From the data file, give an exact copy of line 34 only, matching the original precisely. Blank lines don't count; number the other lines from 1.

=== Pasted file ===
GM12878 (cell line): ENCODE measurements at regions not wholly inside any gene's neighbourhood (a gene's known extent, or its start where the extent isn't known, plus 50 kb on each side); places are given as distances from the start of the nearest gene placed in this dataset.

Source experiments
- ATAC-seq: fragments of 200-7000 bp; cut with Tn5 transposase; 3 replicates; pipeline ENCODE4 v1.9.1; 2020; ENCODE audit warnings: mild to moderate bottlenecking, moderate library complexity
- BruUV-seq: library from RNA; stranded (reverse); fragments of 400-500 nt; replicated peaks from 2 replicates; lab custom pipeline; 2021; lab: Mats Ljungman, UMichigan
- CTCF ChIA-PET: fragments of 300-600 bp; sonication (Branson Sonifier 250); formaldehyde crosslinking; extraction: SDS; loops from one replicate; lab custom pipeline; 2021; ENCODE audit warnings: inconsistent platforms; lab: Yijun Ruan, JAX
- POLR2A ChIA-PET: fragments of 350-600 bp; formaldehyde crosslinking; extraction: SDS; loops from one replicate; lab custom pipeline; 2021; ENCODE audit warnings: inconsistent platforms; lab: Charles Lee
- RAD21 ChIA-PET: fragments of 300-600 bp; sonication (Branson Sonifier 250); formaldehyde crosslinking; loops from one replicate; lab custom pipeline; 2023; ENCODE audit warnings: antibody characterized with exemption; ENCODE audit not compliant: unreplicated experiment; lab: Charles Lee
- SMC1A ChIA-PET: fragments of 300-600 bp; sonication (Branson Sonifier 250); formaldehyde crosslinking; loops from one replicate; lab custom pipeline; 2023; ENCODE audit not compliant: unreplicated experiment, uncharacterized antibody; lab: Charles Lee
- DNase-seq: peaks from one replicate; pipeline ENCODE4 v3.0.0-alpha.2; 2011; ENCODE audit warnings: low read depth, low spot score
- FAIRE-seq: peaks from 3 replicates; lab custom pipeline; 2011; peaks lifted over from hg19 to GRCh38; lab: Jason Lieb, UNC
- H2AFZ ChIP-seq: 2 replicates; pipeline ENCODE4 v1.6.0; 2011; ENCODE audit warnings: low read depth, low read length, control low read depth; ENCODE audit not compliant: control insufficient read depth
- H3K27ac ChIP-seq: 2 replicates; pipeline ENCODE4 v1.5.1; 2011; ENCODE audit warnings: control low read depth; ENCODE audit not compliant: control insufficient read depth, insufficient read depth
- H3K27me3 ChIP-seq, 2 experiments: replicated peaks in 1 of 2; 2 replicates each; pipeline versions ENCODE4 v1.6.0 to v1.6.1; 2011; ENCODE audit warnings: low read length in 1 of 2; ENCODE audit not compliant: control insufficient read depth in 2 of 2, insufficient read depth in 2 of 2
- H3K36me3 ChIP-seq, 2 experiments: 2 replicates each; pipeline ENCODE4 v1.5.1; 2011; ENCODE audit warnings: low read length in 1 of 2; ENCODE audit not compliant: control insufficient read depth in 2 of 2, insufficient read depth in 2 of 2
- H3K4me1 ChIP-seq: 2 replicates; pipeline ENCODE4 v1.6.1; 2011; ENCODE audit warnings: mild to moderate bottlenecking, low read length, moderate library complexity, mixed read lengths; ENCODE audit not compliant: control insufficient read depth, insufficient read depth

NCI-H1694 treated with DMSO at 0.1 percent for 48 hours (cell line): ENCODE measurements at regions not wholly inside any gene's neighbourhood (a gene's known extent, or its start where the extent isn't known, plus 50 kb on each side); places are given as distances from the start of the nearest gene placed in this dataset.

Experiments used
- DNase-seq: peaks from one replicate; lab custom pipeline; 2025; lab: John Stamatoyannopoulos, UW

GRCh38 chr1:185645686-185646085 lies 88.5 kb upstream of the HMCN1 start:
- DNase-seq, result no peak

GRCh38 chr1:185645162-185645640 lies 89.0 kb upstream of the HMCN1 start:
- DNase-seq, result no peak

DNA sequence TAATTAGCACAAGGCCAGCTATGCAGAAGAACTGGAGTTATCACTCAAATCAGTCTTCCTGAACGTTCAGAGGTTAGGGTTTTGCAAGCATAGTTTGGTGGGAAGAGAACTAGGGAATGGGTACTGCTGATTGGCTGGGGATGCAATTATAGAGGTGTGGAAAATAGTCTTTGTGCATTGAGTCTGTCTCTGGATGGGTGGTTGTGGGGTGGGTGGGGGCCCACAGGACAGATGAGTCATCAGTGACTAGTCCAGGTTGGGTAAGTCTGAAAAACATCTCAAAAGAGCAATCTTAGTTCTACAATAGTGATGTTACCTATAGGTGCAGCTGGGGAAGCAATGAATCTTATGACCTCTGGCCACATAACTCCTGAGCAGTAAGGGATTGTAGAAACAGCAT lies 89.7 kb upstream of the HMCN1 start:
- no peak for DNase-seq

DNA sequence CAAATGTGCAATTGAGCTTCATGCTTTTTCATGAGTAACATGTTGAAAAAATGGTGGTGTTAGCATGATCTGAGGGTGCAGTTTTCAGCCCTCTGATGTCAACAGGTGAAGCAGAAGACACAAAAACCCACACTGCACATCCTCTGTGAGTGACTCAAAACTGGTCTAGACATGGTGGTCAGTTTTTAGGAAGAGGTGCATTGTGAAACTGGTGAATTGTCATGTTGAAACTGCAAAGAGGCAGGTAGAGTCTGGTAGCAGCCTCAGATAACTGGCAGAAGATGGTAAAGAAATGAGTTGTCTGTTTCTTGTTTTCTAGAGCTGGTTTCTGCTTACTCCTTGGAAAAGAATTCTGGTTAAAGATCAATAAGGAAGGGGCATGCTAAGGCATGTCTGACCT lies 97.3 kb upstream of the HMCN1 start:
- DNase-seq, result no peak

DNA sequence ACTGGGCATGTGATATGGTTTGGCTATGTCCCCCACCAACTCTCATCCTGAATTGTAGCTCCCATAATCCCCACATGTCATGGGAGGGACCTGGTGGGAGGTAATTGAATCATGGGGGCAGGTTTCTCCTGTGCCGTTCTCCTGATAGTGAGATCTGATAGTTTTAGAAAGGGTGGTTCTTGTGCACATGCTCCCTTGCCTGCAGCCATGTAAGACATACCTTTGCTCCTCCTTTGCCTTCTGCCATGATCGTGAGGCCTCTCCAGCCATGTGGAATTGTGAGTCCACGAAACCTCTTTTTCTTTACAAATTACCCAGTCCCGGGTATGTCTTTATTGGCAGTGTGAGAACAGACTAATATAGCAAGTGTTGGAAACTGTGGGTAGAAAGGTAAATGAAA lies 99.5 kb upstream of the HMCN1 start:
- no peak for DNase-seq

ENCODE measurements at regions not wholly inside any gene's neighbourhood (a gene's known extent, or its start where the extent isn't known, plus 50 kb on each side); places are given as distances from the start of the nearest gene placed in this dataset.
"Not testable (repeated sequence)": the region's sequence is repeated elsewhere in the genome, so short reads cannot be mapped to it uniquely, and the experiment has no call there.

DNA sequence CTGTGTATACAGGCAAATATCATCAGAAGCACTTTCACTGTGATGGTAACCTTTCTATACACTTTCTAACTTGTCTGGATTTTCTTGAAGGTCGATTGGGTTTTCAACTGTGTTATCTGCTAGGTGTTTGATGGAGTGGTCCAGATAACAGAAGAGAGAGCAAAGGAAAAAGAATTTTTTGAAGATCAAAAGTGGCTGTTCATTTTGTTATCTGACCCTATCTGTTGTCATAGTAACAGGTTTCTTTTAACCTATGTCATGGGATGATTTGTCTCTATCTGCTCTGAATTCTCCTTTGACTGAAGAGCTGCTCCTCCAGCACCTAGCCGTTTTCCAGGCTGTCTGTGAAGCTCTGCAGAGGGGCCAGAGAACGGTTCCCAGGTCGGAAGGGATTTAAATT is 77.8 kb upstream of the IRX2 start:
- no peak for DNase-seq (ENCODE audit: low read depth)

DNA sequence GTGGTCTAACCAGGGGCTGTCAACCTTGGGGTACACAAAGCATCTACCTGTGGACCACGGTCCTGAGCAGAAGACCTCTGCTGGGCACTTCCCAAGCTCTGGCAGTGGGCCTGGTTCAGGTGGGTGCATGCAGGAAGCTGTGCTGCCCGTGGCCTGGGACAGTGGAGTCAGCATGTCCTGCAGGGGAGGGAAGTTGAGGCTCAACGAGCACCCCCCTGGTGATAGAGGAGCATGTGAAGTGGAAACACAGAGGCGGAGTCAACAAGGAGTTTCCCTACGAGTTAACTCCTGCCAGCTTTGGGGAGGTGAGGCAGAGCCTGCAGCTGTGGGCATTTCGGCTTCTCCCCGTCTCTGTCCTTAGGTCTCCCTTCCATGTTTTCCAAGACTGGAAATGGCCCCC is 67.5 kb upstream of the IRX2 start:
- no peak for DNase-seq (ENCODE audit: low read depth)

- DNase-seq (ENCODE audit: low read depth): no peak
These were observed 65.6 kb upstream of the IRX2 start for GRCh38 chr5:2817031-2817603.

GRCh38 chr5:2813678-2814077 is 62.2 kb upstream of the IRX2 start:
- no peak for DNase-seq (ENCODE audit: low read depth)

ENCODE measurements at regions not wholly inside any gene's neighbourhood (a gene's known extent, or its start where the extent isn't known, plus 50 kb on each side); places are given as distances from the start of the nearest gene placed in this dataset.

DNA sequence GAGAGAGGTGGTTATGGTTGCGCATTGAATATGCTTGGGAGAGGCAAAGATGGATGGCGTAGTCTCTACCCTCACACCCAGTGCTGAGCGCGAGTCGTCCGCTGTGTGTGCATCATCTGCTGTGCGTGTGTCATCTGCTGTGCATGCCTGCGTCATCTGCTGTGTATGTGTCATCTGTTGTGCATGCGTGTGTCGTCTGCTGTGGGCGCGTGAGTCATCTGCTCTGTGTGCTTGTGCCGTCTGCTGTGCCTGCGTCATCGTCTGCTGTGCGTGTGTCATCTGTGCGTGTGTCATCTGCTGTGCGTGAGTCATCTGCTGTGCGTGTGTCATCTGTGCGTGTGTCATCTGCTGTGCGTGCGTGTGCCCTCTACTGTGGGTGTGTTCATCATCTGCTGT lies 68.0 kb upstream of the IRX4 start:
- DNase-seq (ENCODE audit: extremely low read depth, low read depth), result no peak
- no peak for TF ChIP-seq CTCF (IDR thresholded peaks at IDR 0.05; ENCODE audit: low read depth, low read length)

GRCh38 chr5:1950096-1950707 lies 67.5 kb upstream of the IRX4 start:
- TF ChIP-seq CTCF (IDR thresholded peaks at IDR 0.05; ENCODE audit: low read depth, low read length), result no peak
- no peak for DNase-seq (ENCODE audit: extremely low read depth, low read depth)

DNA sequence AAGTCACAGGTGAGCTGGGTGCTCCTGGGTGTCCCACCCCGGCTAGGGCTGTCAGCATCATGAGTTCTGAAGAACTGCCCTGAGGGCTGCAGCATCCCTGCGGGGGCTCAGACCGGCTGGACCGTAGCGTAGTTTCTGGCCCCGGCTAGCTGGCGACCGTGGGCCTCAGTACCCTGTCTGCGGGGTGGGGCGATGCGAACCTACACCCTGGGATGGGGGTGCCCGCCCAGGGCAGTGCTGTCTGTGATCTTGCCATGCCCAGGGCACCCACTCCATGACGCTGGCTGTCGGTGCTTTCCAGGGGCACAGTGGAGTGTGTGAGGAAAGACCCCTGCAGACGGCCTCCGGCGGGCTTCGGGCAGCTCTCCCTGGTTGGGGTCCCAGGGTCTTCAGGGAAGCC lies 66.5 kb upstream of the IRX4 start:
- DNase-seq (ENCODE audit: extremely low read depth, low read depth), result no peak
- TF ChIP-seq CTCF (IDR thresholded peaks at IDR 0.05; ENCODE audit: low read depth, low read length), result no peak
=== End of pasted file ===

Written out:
- no peak for DNase-seq (ENCODE audit: low read depth)